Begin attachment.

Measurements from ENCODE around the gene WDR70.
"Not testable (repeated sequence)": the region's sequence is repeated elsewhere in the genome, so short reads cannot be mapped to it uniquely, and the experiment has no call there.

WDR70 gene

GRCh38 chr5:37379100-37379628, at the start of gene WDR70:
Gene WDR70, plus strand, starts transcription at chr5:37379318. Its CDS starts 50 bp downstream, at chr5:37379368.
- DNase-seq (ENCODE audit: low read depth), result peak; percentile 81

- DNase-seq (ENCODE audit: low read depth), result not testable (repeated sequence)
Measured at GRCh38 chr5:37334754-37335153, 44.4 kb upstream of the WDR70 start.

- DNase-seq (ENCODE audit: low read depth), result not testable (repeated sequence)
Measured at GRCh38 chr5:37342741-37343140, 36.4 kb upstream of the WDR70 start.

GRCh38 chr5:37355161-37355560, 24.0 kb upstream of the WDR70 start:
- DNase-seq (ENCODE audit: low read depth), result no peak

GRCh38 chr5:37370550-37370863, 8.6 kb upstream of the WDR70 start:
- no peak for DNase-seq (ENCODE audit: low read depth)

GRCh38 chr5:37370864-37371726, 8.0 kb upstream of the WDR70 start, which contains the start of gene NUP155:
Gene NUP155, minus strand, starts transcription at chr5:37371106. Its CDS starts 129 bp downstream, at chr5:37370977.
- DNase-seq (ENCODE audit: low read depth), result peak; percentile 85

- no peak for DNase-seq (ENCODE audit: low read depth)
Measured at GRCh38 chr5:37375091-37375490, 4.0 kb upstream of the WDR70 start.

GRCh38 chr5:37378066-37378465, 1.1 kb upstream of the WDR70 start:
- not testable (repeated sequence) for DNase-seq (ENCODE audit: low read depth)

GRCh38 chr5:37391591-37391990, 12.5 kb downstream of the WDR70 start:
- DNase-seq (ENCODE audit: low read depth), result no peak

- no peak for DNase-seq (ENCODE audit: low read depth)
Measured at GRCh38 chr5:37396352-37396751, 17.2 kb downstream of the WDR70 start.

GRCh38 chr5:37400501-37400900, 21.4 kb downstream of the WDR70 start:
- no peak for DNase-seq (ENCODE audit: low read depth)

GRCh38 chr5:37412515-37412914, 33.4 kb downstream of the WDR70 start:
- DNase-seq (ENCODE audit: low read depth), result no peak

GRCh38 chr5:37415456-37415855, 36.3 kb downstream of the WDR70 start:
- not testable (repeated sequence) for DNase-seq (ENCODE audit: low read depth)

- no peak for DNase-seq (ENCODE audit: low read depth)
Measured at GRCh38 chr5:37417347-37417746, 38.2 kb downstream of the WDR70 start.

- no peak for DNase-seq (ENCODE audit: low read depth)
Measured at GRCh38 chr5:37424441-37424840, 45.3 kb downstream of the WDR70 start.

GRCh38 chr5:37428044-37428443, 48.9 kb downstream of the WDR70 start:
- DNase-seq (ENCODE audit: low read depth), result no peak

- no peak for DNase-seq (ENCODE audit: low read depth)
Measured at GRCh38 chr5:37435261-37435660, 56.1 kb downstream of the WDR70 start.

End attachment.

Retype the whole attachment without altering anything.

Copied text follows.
Measurements from ENCODE around the gene WDR70.
"Not testable (repeated sequence)": the region's sequence is repeated elsewhere in the genome, so short reads cannot be mapped to it uniquely, and the experiment has no call there.

WDR70 gene

GRCh38 chr5:37379100-37379628, at the start of gene WDR70:
Gene WDR70, plus strand, starts transcription at chr5:37379318. Its CDS starts 50 bp downstream, at chr5:37379368.
- DNase-seq (ENCODE audit: low read depth), result peak; percentile 81

- DNase-seq (ENCODE audit: low read depth), result not testable (repeated sequence)
Measured at GRCh38 chr5:37334754-37335153, 44.4 kb upstream of the WDR70 start.

- DNase-seq (ENCODE audit: low read depth), result not testable (repeated sequence)
Measured at GRCh38 chr5:37342741-37343140, 36.4 kb upstream of the WDR70 start.

GRCh38 chr5:37355161-37355560, 24.0 kb upstream of the WDR70 start:
- DNase-seq (ENCODE audit: low read depth), result no peak

GRCh38 chr5:37370550-37370863, 8.6 kb upstream of the WDR70 start:
- no peak for DNase-seq (ENCODE audit: low read depth)

GRCh38 chr5:37370864-37371726, 8.0 kb upstream of the WDR70 start, which contains the start of gene NUP155:
Gene NUP155, minus strand, starts transcription at chr5:37371106. Its CDS starts 129 bp downstream, at chr5:37370977.
- DNase-seq (ENCODE audit: low read depth), result peak; percentile 85

- no peak for DNase-seq (ENCODE audit: low read depth)
Measured at GRCh38 chr5:37375091-37375490, 4.0 kb upstream of the WDR70 start.

GRCh38 chr5:37378066-37378465, 1.1 kb upstream of the WDR70 start:
- not testable (repeated sequence) for DNase-seq (ENCODE audit: low read depth)

GRCh38 chr5:37391591-37391990, 12.5 kb downstream of the WDR70 start:
- DNase-seq (ENCODE audit: low read depth), result no peak

- no peak for DNase-seq (ENCODE audit: low read depth)
Measured at GRCh38 chr5:37396352-37396751, 17.2 kb downstream of the WDR70 start.

GRCh38 chr5:37400501-37400900, 21.4 kb downstream of the WDR70 start:
- no peak for DNase-seq (ENCODE audit: low read depth)

GRCh38 chr5:37412515-37412914, 33.4 kb downstream of the WDR70 start:
- DNase-seq (ENCODE audit: low read depth), result no peak

GRCh38 chr5:37415456-37415855, 36.3 kb downstream of the WDR70 start:
- not testable (repeated sequence) for DNase-seq (ENCODE audit: low read depth)

- no peak for DNase-seq (ENCODE audit: low read depth)
Measured at GRCh38 chr5:37417347-37417746, 38.2 kb downstream of the WDR70 start.

- no peak for DNase-seq (ENCODE audit: low read depth)
Measured at GRCh38 chr5:37424441-37424840, 45.3 kb downstream of the WDR70 start.

GRCh38 chr5:37428044-37428443, 48.9 kb downstream of the WDR70 start:
- DNase-seq (ENCODE audit: low read depth), result no peak

- no peak for DNase-seq (ENCODE audit: low read depth)
Measured at GRCh38 chr5:37435261-37435660, 56.1 kb downstream of the WDR70 start.